Schistosomiasis and the impact on sexual and reproductive health
Genital Schistosomiasis. Part 1: Disease, HIV and Diagnostics
Urogenital schistosomiasis is a dangerous consequence of schistosome infections that drastically decreases quality of life, causes much misery and pain, leads to pelvic inflammation, infertility and can increase the likelihood of contracting other dangerous diseases such as HIV. Researchers are working to define genital schistosomiasis in women and men, to develop practical diagnostic tests and to improve treatment platforms and outcomes.
Schistosomes and Schistosomiasis
Schistosomes are tiny worms that live in the blood system of mammals, they produce hundred to thousands of eggs per day that break through the barrier between the blood system and the urinary or intestinal tract (depending on the schistosome species) to exit the body when the host urinates or defecates. But it is estimated that at least a third of the eggs do not make it out of the body and instead get washed up into organs. This is where the danger lies. The trapped eggs lead to damaged tissues, damaged organs and an increasing risk of severe and life-threatening conditions.
The damage caused by these parasites is severe but the chronic nature, spectrum of disease manifestations and complex disease settings presents challenges to its diagnoses, control and elimination in resource-poor settings where it is prevalent.
Schistosome eggs are dispersed through the blood system and can lodge in various organs, leading to tissue damage. A species of schistosome worms called S. haematobium infects people and the eggs often end up in the urinary and reproductive organs causing inflammation and lesions, hence the name ‘Urogenital schistosomiasis’.
When the eggs lodge in the genital tract they cause a form of the disease referred to as genital schistosomiasis. In women, where the impact is more apparent, this is called female genital schistosomiasis (FGS). In men it is called male genital schistosomiasis (MGS).
Symptoms of genital schistosomiasis include:
- Blood in urine
- Abdominal and pelvic pain
- Pain and difficulty urinating
- Pain and bleeding from intercourse and contact (e.g. from examination)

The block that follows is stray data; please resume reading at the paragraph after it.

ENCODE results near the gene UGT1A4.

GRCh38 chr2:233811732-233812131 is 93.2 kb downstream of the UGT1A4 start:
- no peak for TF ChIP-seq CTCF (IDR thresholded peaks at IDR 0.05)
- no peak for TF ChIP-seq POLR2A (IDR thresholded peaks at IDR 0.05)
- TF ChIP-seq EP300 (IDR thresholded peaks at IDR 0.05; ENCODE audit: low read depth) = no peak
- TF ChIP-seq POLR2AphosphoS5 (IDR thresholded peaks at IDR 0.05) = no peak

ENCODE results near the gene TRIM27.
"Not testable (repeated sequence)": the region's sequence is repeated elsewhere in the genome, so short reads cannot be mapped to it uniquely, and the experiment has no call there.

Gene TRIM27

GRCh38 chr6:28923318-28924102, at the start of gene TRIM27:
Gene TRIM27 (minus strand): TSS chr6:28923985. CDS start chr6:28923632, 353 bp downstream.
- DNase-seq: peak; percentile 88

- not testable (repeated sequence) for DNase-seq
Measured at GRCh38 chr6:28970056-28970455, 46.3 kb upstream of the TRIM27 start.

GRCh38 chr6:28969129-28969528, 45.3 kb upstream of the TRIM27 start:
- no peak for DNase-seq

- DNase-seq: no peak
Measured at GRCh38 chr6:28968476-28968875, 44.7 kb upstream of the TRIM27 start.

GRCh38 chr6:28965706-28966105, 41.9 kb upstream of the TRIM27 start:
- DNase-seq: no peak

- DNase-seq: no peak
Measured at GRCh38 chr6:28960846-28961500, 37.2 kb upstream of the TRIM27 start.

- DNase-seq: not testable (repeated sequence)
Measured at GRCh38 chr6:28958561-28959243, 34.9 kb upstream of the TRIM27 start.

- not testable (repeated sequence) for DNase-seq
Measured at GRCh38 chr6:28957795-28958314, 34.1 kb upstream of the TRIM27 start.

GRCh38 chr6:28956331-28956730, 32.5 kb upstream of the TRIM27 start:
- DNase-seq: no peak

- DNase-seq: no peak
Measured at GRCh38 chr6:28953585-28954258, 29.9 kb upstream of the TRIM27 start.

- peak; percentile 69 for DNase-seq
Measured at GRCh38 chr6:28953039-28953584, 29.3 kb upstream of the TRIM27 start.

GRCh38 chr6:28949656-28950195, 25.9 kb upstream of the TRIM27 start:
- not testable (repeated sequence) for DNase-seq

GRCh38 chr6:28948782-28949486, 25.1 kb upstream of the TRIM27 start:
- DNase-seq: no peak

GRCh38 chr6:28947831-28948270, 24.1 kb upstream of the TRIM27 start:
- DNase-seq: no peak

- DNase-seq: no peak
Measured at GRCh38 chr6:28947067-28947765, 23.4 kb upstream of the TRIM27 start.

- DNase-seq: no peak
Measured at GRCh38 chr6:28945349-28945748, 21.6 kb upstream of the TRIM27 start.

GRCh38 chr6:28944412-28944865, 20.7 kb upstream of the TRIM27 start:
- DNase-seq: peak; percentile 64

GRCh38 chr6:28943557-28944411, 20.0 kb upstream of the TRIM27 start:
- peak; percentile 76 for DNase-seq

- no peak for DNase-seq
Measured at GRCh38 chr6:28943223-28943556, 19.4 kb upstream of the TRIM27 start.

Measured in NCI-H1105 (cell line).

- Vaginal discharge
- Inflammation of the genitals
- Painful erection and ejaculation
- Blood in semen
- Glandular tumours near the prostate
The World Health Organization (WHO) estimate that approximately 56 million women suffer from FGS. Potential complications from female genital schistosomiasis include miscarriages, ectopic pregnancy and infertility. These not only carry huge risks to women but their impact on mental health and social status cannot be underestimated. Infertility can be a taboo subject in many cultures and can lead to a broader range of issues such as stigma, economic difficulties and social exclusion and isolation.
Sub-Saharan Africa has an ‘Infertility Belt’, a zone across the continent where subfertility levels are far higher than the global average. Explanations for this phenomenon are usually tide to infections such as TB and STIs however the overlap with S. haematobium infections is now being researched and there is a growing body of evidence linking early year infections with S. haematobium to sub/infertility later on in life.
The pathology of genital schistosomiasis mimics many sexually transmitted diseases and when patients present themselves at a local health facility with these symptoms they are often misdiagnosed by healthcare professionals due to the lack of awareness and clear diagnostics. Thus, patients often receive the wrong treatment and are said to be non-responsive to treatment or as having “chronic pain”. Either way their misery is not alleviated.
Link with HIV
The lesions and tissue damage caused by FGS can provide an easy route for STI infections, and one STI in particular seems to be strongly associated with FGS: Worryingly women with FGS are around 3 times more likely to have HIV than those without. And women with schistosome worm infections and with FGS are potentially far more susceptible and at an increased risk of becoming HIV positive. There is also concern that schistosomiasis and other Neglected Tropical Diseases (NTDs) may lower the efficacy of anti-retroviral drugs. Clinical trials are being undertaken in South Africa to see if regular treatment with Praziquantel (PZQ), the drug used to treat schistosome infections, of pre-pubescent and post-pubescent young girls can prevent FGS and HIV infections.
The link between genital schistosomiasis and HIV is being researched in more detail but the evidence is getting stronger and stronger that FGS and schistosome infections increase the risk of acquiring HIV.
However, to make things a bit more muddled, researchers are also looking at the impact of schistosome infections in people who are already HIV positive and how quickly they progress to AIDS; here the picture is less clear with studies indicating a potential rapid progression to AIDS and others indicating a more complex effect of schistosome infections. More work needs to be done to understand the impact of schistosome infections on AIDS progression.
But if we want to prevent HIV acquisition in the first place, schistosomiasis control and elimination could be a huge boon to the global effort to stop HIV.
We rely on microscopic identification of schistosome eggs in urine and stool samples to diagnose someone with schistosome infections. We already know that this is not an ideal diagnostic since there is variability in egg production and excretion and light infections are often missed. A complication for genital schistosomiasis is that once established the lesions and tissue damage last after worm infections have been resolved, whether through treatment with PZQ or from the natural death of the worms themselves.
Thanks to researchers and the WHO we now have a WHO Atlas for FGS, an imaged based reference guide for the diagnosis of FGS in clinical settings.